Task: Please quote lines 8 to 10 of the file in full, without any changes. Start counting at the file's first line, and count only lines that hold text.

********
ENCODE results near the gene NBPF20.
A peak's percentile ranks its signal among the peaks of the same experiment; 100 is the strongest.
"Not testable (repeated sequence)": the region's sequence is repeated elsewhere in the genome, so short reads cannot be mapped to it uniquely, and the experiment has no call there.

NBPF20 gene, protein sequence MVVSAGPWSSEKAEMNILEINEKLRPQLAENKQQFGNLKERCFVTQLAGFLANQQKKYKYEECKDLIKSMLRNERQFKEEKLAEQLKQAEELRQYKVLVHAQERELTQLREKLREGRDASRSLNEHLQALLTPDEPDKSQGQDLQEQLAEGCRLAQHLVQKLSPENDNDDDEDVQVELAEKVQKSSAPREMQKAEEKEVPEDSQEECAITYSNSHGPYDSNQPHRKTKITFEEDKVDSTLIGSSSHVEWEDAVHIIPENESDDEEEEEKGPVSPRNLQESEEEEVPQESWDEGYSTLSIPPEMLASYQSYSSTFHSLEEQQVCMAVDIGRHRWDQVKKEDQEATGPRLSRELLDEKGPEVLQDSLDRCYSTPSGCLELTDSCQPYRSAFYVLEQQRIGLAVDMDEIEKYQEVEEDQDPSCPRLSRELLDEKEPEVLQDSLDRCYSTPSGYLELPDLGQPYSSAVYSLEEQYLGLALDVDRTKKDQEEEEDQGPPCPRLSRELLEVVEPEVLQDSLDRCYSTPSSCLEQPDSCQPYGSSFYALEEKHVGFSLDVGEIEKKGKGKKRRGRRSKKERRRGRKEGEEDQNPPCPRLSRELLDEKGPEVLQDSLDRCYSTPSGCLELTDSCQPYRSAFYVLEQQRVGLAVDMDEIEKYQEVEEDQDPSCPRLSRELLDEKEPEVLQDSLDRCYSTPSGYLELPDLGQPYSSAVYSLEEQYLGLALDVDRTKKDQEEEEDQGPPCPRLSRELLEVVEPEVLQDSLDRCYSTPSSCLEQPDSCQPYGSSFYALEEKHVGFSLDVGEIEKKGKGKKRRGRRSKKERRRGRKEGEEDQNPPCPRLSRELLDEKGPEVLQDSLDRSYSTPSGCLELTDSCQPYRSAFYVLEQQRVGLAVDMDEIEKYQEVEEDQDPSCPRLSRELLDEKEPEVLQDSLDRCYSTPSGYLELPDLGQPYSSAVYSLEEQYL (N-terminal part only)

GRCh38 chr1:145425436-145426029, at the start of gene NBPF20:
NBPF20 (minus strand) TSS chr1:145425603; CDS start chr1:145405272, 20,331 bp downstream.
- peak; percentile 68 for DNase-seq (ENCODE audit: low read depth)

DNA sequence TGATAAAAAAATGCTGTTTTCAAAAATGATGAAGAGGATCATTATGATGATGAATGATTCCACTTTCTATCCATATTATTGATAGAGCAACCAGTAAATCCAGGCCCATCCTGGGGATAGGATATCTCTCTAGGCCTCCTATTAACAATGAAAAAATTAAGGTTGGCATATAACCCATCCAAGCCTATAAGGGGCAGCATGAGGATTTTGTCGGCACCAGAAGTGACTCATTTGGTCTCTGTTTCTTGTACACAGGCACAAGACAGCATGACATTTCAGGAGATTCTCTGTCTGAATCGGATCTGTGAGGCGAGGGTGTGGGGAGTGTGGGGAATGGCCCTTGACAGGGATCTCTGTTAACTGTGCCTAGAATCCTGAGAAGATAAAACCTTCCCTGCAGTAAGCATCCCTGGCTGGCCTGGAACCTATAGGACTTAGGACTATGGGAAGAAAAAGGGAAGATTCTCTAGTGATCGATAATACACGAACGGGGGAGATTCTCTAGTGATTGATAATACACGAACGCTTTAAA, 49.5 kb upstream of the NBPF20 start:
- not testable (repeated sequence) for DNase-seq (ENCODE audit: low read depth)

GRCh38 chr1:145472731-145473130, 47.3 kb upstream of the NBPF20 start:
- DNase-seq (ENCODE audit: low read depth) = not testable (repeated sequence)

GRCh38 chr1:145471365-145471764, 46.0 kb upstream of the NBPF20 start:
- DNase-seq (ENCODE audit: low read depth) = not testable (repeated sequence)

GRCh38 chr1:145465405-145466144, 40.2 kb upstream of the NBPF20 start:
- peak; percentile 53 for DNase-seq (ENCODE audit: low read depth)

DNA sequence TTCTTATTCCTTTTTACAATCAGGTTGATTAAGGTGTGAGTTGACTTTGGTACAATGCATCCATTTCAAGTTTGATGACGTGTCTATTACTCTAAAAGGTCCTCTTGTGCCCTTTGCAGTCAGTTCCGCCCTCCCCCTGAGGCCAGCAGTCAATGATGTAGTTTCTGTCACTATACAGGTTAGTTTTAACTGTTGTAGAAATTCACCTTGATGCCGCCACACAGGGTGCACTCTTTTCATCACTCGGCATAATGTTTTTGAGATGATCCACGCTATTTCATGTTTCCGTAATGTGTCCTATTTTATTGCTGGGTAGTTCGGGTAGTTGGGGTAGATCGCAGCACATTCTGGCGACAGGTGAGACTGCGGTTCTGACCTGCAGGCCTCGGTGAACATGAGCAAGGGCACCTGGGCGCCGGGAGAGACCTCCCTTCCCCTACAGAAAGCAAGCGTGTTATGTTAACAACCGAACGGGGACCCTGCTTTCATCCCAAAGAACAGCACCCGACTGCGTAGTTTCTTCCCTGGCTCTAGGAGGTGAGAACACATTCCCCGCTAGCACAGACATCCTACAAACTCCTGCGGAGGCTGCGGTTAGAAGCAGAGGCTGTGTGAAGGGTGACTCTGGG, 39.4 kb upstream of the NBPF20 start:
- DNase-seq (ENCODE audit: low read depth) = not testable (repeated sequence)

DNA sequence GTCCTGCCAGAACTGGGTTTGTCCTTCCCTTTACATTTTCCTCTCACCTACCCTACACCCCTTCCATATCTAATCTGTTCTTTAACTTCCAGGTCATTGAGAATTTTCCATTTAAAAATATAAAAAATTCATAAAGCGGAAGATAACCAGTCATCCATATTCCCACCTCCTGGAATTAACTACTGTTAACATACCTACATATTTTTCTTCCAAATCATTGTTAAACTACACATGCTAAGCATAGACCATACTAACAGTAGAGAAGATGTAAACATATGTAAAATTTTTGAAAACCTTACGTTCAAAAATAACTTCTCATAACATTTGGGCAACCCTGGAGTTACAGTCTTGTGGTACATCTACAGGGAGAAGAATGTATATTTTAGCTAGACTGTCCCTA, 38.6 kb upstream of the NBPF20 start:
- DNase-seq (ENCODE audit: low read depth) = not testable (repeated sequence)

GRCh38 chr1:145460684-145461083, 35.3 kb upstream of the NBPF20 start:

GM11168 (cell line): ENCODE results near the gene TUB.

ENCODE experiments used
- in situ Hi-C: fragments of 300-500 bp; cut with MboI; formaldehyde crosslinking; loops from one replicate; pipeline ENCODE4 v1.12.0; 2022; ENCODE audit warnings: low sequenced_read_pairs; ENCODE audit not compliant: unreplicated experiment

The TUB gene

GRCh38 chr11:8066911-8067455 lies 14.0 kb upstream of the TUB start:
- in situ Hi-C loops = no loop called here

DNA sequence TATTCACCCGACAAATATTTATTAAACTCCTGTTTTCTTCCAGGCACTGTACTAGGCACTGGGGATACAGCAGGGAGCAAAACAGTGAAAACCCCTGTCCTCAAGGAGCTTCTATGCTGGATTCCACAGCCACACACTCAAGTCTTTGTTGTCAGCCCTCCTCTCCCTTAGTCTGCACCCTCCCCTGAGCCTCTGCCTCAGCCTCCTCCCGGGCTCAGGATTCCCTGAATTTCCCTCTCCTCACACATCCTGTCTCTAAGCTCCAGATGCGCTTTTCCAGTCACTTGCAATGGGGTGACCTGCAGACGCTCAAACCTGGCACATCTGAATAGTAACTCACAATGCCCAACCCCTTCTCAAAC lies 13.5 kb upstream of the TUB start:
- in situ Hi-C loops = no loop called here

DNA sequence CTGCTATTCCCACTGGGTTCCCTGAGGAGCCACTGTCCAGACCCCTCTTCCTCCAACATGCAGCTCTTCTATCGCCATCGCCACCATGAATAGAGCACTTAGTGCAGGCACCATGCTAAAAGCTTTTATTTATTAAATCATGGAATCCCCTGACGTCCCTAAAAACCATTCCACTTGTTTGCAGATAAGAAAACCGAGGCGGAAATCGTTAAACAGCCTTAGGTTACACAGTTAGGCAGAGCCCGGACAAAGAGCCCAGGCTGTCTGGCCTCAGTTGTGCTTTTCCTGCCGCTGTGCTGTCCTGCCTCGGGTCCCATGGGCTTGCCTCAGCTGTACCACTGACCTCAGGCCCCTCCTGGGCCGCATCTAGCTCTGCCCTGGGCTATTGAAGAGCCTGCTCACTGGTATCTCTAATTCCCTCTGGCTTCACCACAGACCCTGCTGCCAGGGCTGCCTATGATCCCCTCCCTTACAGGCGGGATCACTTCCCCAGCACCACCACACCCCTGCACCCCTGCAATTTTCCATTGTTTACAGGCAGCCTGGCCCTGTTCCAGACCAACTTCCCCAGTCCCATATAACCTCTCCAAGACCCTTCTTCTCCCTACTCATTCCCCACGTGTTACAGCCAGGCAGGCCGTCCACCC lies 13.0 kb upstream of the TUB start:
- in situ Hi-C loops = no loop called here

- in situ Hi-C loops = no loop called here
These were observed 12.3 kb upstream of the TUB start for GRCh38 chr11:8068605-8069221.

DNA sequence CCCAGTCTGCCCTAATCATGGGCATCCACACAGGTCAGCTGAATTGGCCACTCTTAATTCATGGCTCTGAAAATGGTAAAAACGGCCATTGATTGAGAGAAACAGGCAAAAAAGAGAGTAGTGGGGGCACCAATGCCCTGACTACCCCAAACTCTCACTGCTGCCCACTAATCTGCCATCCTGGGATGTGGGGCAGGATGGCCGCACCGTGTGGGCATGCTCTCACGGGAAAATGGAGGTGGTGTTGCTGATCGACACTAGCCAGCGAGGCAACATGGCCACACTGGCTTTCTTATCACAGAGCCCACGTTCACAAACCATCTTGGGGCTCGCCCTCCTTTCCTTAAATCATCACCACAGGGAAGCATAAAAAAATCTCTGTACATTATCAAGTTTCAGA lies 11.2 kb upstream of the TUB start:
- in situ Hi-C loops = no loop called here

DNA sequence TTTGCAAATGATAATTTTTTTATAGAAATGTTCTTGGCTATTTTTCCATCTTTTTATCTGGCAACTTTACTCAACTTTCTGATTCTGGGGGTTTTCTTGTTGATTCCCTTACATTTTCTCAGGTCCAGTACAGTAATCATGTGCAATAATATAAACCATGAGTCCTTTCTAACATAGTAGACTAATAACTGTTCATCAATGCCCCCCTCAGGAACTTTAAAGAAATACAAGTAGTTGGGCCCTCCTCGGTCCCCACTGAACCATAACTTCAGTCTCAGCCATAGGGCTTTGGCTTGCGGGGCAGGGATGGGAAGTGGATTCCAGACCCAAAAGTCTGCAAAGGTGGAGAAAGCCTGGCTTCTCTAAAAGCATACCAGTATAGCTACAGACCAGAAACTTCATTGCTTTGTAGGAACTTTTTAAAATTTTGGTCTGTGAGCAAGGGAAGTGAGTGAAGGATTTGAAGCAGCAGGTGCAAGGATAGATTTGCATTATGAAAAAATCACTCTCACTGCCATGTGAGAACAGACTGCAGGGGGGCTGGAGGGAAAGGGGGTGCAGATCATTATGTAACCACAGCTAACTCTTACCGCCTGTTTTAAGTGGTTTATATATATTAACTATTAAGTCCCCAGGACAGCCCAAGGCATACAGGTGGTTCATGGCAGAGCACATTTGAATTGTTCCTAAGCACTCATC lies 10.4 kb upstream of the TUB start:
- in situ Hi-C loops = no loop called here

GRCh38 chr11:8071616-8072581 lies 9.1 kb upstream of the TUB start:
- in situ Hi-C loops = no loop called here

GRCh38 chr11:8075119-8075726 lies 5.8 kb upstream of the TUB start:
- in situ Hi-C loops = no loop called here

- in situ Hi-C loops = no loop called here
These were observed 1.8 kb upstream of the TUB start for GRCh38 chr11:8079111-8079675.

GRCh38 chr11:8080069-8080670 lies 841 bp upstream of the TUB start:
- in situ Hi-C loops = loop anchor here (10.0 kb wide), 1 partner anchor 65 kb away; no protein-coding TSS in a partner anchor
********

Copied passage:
DNA sequence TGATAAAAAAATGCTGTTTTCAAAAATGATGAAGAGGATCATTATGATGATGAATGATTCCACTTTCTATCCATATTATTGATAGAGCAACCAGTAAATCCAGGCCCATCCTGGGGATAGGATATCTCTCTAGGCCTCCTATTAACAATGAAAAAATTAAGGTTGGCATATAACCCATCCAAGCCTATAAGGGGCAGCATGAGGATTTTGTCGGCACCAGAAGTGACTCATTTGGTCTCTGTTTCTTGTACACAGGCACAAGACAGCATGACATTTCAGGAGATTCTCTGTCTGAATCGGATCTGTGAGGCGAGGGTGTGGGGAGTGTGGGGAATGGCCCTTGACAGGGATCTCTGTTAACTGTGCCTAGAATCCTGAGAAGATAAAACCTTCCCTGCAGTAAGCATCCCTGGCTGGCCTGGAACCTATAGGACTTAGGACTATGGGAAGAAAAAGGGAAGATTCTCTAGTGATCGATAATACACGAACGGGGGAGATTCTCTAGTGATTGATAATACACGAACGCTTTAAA, 49.5 kb upstream of the NBPF20 start:
- not testable (repeated sequence) for DNase-seq (ENCODE audit: low read depth)

GRCh38 chr1:145472731-145473130, 47.3 kb upstream of the NBPF20 start: